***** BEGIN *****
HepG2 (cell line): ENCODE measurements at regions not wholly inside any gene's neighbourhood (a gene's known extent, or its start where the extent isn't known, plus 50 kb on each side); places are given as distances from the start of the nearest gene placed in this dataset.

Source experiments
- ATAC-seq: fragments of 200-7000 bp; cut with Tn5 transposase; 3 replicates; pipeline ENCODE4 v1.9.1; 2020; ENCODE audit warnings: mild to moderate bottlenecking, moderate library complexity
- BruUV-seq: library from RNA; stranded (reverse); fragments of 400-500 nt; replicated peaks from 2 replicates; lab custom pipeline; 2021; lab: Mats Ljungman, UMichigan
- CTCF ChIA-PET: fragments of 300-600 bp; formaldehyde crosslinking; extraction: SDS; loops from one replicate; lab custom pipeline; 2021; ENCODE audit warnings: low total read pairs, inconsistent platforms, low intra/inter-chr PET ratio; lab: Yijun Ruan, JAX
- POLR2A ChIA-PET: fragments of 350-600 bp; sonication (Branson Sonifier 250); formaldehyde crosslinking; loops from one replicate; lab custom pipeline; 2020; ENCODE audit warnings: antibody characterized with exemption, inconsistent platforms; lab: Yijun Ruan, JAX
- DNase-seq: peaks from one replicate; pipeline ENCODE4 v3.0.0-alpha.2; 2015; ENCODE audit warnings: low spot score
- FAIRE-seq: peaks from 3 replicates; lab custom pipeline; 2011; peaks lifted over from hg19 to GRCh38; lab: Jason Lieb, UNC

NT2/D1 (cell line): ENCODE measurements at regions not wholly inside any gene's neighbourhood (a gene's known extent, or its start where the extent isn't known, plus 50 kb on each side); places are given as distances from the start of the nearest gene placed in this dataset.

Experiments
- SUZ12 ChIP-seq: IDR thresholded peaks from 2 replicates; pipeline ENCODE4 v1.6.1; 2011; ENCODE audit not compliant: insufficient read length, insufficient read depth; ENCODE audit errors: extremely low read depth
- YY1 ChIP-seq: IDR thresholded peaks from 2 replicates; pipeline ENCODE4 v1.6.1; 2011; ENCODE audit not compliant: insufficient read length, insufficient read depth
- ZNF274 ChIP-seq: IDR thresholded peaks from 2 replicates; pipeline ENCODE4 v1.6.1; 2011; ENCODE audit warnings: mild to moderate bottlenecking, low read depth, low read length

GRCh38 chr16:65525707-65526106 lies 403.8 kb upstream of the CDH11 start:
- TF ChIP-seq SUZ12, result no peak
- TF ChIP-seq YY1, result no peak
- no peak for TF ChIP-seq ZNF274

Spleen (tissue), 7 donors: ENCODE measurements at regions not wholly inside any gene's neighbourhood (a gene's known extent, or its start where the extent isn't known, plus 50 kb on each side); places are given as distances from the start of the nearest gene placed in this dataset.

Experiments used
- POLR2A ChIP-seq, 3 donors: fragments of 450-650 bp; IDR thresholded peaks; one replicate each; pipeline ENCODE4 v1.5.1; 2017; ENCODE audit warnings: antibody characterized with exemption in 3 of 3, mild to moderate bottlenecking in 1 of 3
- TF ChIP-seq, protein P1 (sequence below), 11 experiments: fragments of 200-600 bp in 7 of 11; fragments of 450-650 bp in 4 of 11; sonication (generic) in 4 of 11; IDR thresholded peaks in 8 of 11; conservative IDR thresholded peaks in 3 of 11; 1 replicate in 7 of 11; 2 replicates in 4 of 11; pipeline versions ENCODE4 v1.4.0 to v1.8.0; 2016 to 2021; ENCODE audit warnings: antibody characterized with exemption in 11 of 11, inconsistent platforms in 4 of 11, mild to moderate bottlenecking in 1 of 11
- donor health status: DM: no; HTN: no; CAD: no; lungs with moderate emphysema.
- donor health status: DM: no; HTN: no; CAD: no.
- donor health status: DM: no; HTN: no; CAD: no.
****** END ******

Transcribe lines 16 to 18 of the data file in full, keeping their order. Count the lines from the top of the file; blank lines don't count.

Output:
- TF ChIP-seq YY1, result no peak
- no peak for TF ChIP-seq ZNF274

Spleen (tissue), 7 donors: ENCODE measurements at regions not wholly inside any gene's neighbourhood (a gene's known extent, or its start where the extent isn't known, plus 50 kb on each side); places are given as distances from the start of the nearest gene placed in this dataset.